Some of the most well-known artists of the Pop Art phenomenon, such as Roy Lichtenstein and Robert Rauschenberg, were born in the 1920′s which was a boom time in the USA with money to spare and jazz music starting to make it’s mark. But in 1929 the stock market crashed and the US entered a depression that lasted until the mid-1930′s. Perhaps the most famous of all pop artists, Andy Warhol, was born at the beginning of that depression.
So these artists grew up in a fast changing world that went from boom to bust to World War II in little over 10 years. By the time the war ended, they were still young and during the 1950s people again started to have some extra money available to spend on the endless stream of new products that were starting to appear.
And it was the design and advertising of these new products that the artists were commenting on, and influenced by, in a way that no previous generation of artists had been. They tried to use ordinary consumer items in their work to encourage people to view them differently. They also positioned common items in unusual ways to make people take notice of them.
Other common themes in Pop Art were comic books and the famous people of that era such as Elvis Presley and Marilyn Monroe, who will be forever associated with Warhol’s work. Warhol used screen printing techniques for his work and usually made several copies of the same image.
But what the artists sought to highlight was the way famous people were treated as objects in the same way as products were in advertising with all sense of their individuality removed. Although many pop artists were unwilling to give meaning to their work, and even those who posed questions with their art, left those same questions unanswered. Jasper Johns, famous for his series of paintings showing the American flag, famously questioned whether his own work was art or just a flag.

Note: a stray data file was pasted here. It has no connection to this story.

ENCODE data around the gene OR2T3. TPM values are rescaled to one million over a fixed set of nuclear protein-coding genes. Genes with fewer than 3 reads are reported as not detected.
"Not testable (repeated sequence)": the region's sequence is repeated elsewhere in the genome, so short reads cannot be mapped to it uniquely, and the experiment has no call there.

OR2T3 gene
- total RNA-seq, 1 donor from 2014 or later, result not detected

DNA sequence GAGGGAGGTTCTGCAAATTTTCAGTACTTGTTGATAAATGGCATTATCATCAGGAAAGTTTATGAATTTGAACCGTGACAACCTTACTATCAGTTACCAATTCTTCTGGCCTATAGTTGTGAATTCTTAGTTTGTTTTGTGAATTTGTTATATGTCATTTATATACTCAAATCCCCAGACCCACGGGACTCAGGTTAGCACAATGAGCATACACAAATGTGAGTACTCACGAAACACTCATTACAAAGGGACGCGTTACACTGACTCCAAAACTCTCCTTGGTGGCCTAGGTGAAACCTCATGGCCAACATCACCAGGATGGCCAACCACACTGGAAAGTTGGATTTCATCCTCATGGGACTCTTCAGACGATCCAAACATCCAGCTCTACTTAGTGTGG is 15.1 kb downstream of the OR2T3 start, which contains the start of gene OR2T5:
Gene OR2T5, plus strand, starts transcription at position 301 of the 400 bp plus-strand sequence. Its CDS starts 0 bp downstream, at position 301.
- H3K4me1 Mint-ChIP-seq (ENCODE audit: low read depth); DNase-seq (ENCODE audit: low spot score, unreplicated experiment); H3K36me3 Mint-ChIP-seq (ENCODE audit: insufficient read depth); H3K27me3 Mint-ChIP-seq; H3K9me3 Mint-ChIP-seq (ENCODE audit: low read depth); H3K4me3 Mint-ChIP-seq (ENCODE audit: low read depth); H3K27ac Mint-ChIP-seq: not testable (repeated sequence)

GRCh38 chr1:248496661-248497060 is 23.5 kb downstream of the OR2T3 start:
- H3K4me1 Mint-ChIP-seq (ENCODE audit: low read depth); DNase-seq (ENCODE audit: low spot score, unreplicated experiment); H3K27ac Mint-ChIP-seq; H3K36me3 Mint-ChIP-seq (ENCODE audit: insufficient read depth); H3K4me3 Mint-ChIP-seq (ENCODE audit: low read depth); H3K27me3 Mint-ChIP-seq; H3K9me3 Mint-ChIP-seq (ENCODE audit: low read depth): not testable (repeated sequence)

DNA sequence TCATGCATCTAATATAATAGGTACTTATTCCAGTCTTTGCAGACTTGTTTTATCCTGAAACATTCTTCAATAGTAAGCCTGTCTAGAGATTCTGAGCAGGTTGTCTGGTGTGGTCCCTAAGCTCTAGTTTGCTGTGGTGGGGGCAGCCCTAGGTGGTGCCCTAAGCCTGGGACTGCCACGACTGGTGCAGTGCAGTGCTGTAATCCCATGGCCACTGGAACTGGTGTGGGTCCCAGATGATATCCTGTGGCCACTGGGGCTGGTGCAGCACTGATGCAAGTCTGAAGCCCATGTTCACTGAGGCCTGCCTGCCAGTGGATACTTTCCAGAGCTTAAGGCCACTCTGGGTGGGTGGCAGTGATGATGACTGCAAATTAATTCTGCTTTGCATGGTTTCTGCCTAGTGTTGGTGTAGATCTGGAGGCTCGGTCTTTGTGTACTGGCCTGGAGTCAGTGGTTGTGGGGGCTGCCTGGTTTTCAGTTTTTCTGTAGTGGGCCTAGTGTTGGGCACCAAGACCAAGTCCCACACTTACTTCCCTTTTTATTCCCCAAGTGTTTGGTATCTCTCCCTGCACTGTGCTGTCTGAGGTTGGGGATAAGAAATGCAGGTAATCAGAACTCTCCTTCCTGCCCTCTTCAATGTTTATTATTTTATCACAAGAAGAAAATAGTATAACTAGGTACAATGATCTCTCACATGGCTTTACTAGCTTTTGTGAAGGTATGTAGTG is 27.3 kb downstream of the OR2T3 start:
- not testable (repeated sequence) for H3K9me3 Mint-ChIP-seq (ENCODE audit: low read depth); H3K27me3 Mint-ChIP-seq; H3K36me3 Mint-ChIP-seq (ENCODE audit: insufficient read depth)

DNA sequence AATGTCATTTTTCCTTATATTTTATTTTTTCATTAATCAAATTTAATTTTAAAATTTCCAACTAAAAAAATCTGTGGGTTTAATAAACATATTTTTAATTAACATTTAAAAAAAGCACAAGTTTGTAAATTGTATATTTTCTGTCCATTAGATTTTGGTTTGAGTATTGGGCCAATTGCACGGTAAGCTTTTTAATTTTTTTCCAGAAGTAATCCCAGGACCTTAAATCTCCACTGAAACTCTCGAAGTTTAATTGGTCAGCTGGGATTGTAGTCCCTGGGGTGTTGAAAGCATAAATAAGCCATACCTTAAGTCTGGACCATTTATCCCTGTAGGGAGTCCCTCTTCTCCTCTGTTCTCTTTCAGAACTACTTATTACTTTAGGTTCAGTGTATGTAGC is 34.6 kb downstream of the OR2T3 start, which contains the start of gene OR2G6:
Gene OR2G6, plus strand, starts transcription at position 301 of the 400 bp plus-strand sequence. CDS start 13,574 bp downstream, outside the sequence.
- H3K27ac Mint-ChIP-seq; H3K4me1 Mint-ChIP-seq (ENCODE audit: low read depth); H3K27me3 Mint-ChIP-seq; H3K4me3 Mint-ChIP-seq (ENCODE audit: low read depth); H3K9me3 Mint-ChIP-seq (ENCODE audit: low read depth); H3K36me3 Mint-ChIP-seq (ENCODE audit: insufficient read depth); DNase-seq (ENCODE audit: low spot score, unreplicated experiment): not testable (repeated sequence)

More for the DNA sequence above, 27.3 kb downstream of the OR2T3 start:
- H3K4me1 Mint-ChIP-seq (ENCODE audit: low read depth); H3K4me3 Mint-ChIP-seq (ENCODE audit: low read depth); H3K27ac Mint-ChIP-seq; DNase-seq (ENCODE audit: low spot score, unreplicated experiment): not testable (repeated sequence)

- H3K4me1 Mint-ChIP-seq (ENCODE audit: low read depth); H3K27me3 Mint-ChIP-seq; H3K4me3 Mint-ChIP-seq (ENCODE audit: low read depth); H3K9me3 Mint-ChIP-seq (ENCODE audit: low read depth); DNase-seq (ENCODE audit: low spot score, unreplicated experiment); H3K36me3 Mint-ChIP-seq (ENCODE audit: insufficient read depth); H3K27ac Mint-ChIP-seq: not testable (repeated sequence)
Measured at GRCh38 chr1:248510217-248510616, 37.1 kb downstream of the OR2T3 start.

So what are the characteristics of Pop Art?
Just as the world in which we live is endlessly varied, so Pop Art used a variety of techniques but the common characteristics that define works as Pop Art are as follows:
Graphic Style: Clearly defined shapes and colours with hard edges such as the Lichtenstein comic book styles and David Hockney’s works.
Funny and Lighthearted: Rejecting the rather serious approach of earlier artists.
Everyday Products and Brands: including foodstuffs, cars and images from advertising and films.
Collage: and also different techniques within one work.
No Perspective: Flat two-dimensional works are very common.
Mechanical Techniques: silk-screen printing was used to create different versions of the same image.